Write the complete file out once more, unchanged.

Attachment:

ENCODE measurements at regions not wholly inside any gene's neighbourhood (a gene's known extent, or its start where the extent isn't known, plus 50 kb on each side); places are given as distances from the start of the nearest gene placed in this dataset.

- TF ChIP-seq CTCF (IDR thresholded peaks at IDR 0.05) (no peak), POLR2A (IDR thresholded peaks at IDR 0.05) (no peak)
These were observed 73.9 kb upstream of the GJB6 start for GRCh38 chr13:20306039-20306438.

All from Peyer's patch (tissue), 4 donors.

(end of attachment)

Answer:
ENCODE measurements at regions not wholly inside any gene's neighbourhood (a gene's known extent, or its start where the extent isn't known, plus 50 kb on each side); places are given as distances from the start of the nearest gene placed in this dataset.

- TF ChIP-seq CTCF (IDR thresholded peaks at IDR 0.05) (no peak), POLR2A (IDR thresholded peaks at IDR 0.05) (no peak)
These were observed 73.9 kb upstream of the GJB6 start for GRCh38 chr13:20306039-20306438.

All from Peyer's patch (tissue), 4 donors.